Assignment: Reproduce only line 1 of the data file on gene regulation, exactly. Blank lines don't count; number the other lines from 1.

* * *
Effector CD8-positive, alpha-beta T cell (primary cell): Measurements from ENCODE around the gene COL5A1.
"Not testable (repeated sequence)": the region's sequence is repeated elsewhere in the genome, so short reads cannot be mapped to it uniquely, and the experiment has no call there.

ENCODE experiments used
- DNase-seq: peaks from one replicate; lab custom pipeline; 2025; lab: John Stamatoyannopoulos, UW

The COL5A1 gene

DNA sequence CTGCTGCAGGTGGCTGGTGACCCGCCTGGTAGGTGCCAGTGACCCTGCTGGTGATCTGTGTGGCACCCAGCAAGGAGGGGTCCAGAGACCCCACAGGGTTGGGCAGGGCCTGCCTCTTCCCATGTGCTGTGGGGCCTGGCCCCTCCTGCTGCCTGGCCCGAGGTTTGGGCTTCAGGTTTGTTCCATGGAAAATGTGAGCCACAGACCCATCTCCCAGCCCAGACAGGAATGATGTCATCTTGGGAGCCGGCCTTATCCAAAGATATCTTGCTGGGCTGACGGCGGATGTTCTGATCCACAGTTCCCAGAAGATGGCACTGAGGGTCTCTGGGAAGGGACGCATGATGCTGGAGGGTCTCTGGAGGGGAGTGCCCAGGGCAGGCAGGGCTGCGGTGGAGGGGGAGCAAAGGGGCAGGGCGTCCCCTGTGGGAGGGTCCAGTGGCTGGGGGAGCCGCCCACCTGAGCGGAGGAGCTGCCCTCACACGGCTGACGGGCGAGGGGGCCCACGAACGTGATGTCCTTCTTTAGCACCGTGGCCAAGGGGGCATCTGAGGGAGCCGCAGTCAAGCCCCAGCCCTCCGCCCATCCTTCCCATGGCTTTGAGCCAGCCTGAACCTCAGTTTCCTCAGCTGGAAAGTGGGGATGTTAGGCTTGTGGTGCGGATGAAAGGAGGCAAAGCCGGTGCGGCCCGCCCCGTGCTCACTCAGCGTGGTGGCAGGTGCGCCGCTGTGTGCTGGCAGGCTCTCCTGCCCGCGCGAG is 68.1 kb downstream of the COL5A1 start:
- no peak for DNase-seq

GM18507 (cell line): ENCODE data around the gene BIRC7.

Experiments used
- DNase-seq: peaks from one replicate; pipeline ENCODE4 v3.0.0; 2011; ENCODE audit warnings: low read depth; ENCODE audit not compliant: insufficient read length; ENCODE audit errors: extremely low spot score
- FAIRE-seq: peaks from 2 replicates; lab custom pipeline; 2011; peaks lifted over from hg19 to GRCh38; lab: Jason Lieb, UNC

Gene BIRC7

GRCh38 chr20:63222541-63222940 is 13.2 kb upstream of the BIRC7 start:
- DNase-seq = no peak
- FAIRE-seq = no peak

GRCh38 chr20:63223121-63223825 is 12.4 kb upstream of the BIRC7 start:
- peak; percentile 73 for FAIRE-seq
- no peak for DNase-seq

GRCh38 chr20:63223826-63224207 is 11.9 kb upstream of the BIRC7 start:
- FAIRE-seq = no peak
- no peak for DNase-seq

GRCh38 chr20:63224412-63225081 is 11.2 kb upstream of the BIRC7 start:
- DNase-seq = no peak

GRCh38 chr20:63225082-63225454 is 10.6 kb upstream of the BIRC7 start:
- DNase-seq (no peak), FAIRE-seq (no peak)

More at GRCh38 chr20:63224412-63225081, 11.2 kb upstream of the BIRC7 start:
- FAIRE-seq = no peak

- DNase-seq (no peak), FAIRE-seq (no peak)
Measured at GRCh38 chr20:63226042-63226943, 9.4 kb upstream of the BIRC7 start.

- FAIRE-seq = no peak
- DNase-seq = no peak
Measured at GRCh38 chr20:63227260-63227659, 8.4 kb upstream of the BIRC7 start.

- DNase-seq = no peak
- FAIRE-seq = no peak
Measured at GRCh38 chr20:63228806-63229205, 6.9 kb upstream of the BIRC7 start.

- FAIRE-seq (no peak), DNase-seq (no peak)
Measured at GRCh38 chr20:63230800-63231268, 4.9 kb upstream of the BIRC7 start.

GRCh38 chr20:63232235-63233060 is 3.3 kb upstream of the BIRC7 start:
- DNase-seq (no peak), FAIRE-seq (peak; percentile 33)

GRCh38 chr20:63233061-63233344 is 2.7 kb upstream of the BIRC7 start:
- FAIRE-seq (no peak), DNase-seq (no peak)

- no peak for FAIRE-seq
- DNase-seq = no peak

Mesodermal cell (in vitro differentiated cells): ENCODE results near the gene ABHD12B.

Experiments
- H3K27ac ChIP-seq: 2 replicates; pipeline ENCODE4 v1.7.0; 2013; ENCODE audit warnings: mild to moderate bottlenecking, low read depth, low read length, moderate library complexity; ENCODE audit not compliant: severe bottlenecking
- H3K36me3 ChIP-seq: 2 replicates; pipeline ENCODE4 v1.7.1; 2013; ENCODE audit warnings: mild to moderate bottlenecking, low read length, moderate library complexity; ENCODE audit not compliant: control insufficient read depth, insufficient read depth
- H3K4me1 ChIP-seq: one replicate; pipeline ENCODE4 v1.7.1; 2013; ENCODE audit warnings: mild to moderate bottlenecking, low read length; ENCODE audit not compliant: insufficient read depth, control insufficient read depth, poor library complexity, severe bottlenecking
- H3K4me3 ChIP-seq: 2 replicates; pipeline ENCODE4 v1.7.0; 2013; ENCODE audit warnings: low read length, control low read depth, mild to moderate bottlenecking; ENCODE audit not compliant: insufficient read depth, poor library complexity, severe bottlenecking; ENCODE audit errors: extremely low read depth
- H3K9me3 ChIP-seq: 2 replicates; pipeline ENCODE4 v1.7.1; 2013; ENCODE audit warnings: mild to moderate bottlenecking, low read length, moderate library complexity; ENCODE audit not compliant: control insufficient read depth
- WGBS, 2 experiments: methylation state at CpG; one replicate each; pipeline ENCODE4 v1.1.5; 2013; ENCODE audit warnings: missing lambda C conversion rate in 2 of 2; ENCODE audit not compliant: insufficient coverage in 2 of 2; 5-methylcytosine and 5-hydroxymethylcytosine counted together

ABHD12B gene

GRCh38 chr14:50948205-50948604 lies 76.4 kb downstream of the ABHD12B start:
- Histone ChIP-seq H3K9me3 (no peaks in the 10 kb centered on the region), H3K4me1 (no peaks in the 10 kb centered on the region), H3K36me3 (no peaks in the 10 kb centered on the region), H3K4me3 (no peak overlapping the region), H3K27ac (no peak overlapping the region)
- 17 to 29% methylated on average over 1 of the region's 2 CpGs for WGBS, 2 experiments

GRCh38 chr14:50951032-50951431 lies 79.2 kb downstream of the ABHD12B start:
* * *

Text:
Effector CD8-positive, alpha-beta T cell (primary cell): Measurements from ENCODE around the gene COL5A1.